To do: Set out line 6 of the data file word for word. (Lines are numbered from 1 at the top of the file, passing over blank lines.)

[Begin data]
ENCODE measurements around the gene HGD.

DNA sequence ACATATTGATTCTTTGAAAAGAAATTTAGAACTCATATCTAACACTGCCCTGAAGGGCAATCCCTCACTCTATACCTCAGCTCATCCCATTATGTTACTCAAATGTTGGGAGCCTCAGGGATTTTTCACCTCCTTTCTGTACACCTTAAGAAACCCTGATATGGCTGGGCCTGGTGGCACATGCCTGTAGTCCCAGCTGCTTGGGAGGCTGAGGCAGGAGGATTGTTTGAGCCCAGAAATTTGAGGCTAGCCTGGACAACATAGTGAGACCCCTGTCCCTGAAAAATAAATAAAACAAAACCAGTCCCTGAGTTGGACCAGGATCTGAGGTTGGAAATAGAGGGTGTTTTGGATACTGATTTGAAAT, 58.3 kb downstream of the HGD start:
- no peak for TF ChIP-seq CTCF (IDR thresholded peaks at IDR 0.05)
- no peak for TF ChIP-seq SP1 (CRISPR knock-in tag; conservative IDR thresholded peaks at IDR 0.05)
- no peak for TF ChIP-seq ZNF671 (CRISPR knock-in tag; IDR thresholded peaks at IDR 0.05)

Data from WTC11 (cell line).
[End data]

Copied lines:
Data from WTC11 (cell line).